This is what's actually going on when a man can't orgasm

This is what's actually going on when a man can't orgasm. Photo | Photosearch

What you need to know:

People cannot understand why, despite having a good job, a house, and a car, I’m not married. I fear disclosing the issue to my parents or siblings

“I am a 40-year-old man and at times I have trouble ejaculating. I seem to build up to the point of ejaculation, but then it subsides, and yet I remain erect. I masturbate once in a while and actually ejaculate,” James narrates when he visits the sexology clinic. 

James is worried because at the age of 40, he is yet to get married and pressure is building up for him to settle down in marriage.  

“People cannot understand why, despite having a good job, a house, and a car, I’m not married. I fear disclosing the issue to my parents or siblings,” he confides.

“They think I am irresponsible, that I do not want to bear the responsibility of being a husband and a father,” he laments, “I feel like I am sliding into depression, I can no longer think straight, I can’t sleep, I am very disturbed.” 

James has had three girlfriends before and each of them dumped him because he could not finish the job. 

“After almost one hour of trying to orgasm, they get tired and frustrated,” James says, “one told me that at some point she felt the thing had turned into a rape, the pleasure was gone and the mechanical rubbing was becoming painful.”

James’ problem is medically called delayed ejaculation. It is estimated that millions of men across the globe have the problem but do not seek treatment. In many cases, they are men who started off with normal sex when they were young but somewhere along the way it became difficult to ejaculate. A fewer number, like James, suffer the problem right from the time they start being intimate. 

“You know people talk of witchcraft and sometimes it crosses my mind that someone could have bewitched me,” James says.

In reality, however, delayed ejaculation is just another sexual dysfunction and it has many causes. Any disease or accident that damages nerves and blood vessels in the lower back or inside the pelvis can cause delayed ejaculation. Road traffic accidents, diabetes, and some inherited nerve diseases can cause the problem.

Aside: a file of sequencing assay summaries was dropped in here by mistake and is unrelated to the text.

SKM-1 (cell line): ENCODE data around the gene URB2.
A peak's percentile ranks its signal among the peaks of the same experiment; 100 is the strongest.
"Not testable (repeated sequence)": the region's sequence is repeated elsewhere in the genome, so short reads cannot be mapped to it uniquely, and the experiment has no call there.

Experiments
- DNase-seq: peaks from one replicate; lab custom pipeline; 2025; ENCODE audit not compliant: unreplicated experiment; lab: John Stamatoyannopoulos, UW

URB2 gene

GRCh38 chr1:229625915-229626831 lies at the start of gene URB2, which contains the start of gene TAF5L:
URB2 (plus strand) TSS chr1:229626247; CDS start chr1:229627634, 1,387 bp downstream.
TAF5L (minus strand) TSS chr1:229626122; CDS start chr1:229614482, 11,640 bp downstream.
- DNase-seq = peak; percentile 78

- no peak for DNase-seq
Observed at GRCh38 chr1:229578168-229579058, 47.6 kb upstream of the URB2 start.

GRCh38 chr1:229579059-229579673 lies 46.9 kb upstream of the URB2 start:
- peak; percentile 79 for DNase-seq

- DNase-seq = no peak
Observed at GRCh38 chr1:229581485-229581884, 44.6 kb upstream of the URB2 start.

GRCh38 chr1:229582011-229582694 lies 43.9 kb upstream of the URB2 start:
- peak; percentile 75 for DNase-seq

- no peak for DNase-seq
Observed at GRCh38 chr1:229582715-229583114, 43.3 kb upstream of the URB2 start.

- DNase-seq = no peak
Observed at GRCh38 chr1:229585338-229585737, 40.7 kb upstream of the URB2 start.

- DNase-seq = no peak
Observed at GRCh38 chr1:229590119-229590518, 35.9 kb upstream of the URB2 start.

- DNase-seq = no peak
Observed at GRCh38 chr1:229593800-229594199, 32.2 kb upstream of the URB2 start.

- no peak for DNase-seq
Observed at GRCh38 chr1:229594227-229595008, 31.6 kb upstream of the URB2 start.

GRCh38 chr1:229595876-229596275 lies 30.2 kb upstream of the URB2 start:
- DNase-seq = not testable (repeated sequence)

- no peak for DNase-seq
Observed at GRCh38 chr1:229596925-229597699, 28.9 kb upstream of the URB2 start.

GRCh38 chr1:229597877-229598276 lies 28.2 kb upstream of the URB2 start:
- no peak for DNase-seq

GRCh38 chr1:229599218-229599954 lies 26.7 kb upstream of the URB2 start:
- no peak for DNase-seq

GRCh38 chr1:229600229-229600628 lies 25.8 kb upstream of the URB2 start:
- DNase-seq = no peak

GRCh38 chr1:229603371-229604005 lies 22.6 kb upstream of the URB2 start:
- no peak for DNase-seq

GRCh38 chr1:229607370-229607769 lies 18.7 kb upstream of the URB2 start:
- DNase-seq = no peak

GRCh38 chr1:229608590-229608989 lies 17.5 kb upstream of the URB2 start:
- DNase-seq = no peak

In some cases, delayed ejaculation is caused by medicines that are taken for other disease. These could be blood pressure, psychiatric, prostate or drugs for any other chronic ailments.

Then there are problems relating to hormones. Testosterone, the hormone that gives the male stamina, can be the cause when there is a deficiency. Others include thyroid hormones and another one called prolactin.

There are also cases where the anxiety and depression that accompany sex problems exacerbate the dysfunction. Like with any other sex problem, psychological distress that, in the first place, is caused by the sex failure, only work to worsen the problem.

An interesting cause of delayed ejaculation is relationship problems. There are cases where a man will fail to ejaculate with one partner. This is called situational DE. It shows that there are subconscious unresolved issues in the relationship. The generalised type of DE is where it happens with any partner. 

“All that is well-understood doctor but for me I just need treatment and it is urgent,” James says. I nodded with understanding. Getting to understand the background was however important for James so as relate the treatment design to the problem.

Because of the myriad causes of DE, the first step in managing it is a thorough medical evaluation. I, therefore, subject James to a detailed medical history, physical examination, and a number of laboratory tests.

As fate would have it, however, we could not identify the cause of the problem. Whatever the case, I booked James for therapy. From experience, any man with DE needs therapy. Secondly, I advised him to get into a relationship at an appropriate time. Once in a relationship we would put him on medicines that stimulate ejaculation. In a number of cases, the problem remains resolved after a few months of drug-induced ejaculation. 

At the same time, James would have to wean himself off masturbation over time so that he concentrates on his partner. Sometimes combining both makes it difficult to resolve DE. 

“Which woman would want to knowingly marry a man who cannot ejaculate? You must be joking doctor,” James responded to my treatment plan.

“That is why for a start you will be on medicine to aid the ejaculation,” I explained. 

And with that James stood to leave the consultation room. He requested to first go reflect on the advice, he was unsure it would work. Long-term sexual problems cause some level of hopelessness and it is normal for patients to seek care but then not trust that the solution offered would help. Fortunately, many come back to the clinic to try out the treatments.